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News > Jobs & Economy
400k 'Do-not-call' complaints
FTC has received 429,000 complaints against telemarketers from consumers on the do not call list.
June 24, 2004: 3:19 PM EDT

NEW YORK (CNN/Money) - Not all telemarketers have gotten the hint that consumers really don't want to take their calls.

The Federal Trade Commission said it has received roughly 429,000 complaints against telemarketers over the past year from consumers who signed up for the national do not call registry. There are more than 62 million telephone numbers on the list, according the agency.

At least one consumer advocate says that number is way too high.

"That is a huge number of complaints to be filed for anything," said Jean Ann Fox, Director of Consumer Protection of the Consumer Protection of Federation, told CNN/Money. "Complaints are an indicator of what's going on, but not the sum total of the problem."

"The rule of thumb is that for every complaint that is filed there are probably a hundred or so people who have the same problem but they haven't complained because they don't think it would make a difference."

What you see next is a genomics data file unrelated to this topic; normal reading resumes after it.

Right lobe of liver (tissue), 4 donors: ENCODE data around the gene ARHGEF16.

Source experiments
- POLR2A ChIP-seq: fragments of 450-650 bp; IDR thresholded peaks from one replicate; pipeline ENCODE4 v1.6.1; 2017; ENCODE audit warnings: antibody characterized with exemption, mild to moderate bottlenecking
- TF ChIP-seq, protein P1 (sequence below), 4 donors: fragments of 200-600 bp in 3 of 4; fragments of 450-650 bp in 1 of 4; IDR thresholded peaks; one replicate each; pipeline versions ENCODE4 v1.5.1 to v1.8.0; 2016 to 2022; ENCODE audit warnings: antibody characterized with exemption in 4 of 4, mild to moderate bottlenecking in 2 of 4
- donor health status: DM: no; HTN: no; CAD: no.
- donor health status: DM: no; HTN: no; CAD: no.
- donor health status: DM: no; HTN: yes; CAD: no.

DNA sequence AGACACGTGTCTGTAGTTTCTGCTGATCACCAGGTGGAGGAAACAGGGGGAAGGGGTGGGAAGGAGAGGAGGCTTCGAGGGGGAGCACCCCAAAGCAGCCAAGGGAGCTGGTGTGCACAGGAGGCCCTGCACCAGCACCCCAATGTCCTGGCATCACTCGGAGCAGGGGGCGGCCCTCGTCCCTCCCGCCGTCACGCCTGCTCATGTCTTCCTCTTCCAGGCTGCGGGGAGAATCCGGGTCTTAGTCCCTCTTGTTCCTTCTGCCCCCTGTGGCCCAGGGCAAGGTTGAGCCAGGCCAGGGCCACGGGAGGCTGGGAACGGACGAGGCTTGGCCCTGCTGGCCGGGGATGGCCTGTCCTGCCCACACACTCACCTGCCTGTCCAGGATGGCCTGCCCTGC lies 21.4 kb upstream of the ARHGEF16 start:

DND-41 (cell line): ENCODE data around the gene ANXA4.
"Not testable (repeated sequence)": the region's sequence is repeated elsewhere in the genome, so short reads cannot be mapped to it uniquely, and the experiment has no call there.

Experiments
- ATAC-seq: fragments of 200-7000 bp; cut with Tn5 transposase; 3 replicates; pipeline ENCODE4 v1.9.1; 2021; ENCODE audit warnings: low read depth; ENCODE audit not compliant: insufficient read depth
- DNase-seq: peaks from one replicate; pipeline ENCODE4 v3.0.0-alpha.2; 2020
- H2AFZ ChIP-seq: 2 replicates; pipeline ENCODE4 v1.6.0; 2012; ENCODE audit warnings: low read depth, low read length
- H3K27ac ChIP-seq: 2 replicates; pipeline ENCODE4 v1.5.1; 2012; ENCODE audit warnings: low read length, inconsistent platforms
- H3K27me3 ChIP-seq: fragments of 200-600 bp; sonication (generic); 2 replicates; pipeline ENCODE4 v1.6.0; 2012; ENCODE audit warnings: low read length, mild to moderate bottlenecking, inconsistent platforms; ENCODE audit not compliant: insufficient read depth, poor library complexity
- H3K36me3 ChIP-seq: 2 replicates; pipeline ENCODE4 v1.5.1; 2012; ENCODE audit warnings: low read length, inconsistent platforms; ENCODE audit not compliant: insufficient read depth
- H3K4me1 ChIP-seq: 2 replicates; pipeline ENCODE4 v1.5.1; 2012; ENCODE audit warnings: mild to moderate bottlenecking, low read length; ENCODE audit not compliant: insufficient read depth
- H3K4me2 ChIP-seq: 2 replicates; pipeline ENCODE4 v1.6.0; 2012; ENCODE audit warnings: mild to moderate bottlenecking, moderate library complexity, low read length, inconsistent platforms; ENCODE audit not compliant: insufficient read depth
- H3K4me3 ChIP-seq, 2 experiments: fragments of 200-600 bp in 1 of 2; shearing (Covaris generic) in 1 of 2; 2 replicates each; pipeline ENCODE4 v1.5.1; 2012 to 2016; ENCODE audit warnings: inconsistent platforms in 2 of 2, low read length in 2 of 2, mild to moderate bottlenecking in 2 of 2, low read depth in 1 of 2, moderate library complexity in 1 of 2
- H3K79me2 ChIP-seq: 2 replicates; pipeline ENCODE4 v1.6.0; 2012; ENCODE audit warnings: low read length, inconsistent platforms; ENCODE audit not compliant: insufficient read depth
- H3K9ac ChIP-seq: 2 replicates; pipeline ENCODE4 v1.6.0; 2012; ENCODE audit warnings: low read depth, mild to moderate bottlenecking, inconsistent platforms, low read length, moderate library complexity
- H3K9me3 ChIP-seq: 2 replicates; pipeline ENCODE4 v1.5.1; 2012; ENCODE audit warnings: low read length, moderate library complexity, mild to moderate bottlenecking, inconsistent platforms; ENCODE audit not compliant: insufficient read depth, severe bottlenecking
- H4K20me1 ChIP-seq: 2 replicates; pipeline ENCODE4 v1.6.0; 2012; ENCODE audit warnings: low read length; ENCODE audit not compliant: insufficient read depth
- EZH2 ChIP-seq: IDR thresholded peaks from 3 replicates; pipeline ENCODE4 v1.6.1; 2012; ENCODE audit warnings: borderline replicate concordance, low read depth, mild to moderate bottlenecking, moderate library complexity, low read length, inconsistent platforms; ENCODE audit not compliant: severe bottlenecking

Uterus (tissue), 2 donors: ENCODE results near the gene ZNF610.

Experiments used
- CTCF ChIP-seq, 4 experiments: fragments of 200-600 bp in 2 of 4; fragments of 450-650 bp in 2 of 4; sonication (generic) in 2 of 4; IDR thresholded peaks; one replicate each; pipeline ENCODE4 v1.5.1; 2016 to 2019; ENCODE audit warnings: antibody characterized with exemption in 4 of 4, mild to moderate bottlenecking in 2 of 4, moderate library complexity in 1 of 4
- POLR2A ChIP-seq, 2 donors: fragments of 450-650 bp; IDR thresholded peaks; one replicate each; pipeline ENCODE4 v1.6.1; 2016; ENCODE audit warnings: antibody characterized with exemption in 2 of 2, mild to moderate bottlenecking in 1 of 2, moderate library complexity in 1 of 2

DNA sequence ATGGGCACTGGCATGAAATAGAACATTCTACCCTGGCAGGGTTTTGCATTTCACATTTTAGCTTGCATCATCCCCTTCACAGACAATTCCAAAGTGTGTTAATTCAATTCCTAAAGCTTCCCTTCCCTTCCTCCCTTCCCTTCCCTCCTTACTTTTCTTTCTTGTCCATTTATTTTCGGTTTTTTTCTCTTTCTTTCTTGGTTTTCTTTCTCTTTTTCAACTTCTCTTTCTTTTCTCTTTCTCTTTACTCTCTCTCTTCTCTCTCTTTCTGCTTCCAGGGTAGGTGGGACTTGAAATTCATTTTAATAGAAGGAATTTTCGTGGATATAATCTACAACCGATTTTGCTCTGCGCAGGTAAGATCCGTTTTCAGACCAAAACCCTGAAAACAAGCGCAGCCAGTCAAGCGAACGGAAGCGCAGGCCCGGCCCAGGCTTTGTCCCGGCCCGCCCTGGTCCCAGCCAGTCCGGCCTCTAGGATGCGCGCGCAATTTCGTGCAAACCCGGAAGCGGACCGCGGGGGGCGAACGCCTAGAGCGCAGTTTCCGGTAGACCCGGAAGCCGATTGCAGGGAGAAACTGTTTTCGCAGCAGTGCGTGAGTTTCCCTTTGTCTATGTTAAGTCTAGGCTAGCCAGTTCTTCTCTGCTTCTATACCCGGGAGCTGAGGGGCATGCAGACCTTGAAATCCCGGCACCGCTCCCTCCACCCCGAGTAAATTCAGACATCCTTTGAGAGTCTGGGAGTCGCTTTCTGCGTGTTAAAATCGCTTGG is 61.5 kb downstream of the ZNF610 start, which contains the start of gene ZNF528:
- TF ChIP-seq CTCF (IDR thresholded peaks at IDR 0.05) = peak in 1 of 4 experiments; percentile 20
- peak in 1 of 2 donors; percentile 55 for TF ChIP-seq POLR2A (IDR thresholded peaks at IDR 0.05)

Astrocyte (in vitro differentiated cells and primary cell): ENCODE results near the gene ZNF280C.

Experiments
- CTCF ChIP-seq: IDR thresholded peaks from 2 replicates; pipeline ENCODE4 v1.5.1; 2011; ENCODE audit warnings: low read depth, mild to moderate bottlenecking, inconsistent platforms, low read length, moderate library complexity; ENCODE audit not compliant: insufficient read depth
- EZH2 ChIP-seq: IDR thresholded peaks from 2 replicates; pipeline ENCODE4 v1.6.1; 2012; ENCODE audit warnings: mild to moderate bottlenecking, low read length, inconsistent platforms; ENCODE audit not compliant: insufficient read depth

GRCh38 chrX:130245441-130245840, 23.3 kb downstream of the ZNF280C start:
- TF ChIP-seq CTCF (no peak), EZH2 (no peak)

The FTC, however, says that the list is working.

"The Do Not Call Registry has made dinner time interruptions a thing of the past," said FTC Chairman Timothy Muris in a statement.

The regulations don't apply to political and charitable solicitors, but all other telemarketers who call numbers on the list face fines up to $11,000 per violation.

FTC data obtained by Reuters show that several debt-counseling groups have drawn a high volume of complaints.

Consumer Issues
Do-not-call list
Federal Trade Commission (FTC)

One company, Credit Foundation of America, has received at least 10,872 complaints, twice the 4,991 complaints lodged against AT&T Corp. (T: down $1.58 to $14.83, Research, Estimates), the No. 2 company on the list, the news service said.

And debt-counseling group National Consumer Council was temporarily shut down in May for a multitude of do-not-call violations.

Consumers can place their phone numbers on the no-call list by calling (888) 382-1222 or visiting  Top of page

--Reuters contributed to this report.

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